Edgar Brown, the Meticulous
A remarkable and meticulous person
My husband, Edgar, was a great man. He was most passionate and meticulous in everything he did, may it be for his career or for his family. Persistence and energy were the two traits that made up this person. He was not afraid of facing new experiences and learning new knowledge.
As a child, he was full of energy, curiosity, and perseverance. At the young age of five, he learned to save money. Every money he earned—from working at the store where his father was the manager and from doing favors—went straight to the bank. By the time the family left Huntsville, he had $57 saved in his account.
It was also in Hunstville that he learned that his actions can affect other people. His experience involved his mother’s cousin, Cousin David, who lived just down the street from theirs. Young Edgar was following David around the barn and asking various questions as David was working on his horse. Cousin David became exasperated with the little boy and berated him, saying he’d kick Ed’s butt if Ed didn’t stop pestering him. The young boy, who was five or six at that time, believed him. Since then, Ed made sure to keep his distance when someone was working and to listen rather than to ask questions.
As a man, my husband was also a meticulous person. He always did things in the way that he knew was right. A passionate and persistent soul, Ed started slowly and he carefully did things to bring out an ideal result.
One way that he displayed his meticulous attitude was when he took the counselor position at Carl Junction, Missouri. He received his counselor certification and was accepted as guidance counselor. When he started to work, he found that the counselor duties were falling behind how he had pictured it in his mind. All the former counselor did was maintain study hall and secretarial work for the principal. There was no proper guidance program. Everything was such a mess. Edgar thought of creating a guidance program manual complete with procedures, policies, and plans. He convinced the administration that the guidance program manual should be put together and he was granted permission to do so.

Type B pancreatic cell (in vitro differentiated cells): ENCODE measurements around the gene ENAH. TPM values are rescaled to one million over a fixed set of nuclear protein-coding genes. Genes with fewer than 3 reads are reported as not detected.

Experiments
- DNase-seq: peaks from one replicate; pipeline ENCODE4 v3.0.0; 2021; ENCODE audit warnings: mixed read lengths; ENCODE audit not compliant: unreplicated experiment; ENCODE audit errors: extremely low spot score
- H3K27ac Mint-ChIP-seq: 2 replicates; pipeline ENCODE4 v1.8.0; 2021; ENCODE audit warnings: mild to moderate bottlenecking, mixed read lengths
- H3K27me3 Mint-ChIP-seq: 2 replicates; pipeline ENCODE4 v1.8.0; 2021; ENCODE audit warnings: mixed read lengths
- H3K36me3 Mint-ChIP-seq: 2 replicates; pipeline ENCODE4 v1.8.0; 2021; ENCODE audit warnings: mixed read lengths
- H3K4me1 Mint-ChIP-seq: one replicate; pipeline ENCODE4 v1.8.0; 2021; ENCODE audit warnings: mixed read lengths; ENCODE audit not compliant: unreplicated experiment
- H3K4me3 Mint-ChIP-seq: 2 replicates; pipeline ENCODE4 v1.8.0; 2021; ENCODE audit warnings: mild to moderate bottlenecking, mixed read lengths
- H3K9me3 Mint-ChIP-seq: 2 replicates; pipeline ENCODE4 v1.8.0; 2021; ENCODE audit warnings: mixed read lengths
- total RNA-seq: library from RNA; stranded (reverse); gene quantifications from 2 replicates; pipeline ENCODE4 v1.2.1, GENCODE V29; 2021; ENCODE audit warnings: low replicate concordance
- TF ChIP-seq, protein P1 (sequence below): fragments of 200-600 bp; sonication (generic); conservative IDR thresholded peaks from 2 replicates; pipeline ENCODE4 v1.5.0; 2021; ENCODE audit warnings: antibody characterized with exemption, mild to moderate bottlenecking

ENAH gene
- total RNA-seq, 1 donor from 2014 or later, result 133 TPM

Edgar was as meticulous a counselor as he could be. He never settled for less; he was such a perfectionist. Ed was very passionate in whatever he did and he was greatly appreciated for that.
Meticulous Ed did not only show up at work. He was always careful to do things slowly but surely even at home. One example of Edgar being meticulous outside work was his attitude toward gardening. On his first solo gardening, Ed personally took care of his plants. He planted tomatoes, corn, lettuce, and radishes. He was diligent in growing his plants and religiously monitored their progress.
Though Ed was persevering and diligent, he failed in his first attempt at solo gardening. Being a first-time gardener, he was new to ways of preventing pests from ruining his beloved vegetables. His tomatoes that grew to be bushy and strong-looking were attacked by cutworms while his corns were infested with corn earworms. Though friendly neighbors gave him advice on how to prevent the disasters, he failed to heed their warning and went on his own way. It was a hard lesson to learn, but a mistake that he had no plan of repeating.
Edgar had been active in both his career and home activities. It was a sad event when Ed’s mobility declined; he was transferred to Missouri Veteran’s Home in Mount Vernon, Missouri. It was hard for a man who was once full of energy and passion. Ed passed away on February 28, 2017, but in my memory, Edgar Brown shall remain a prince of a man.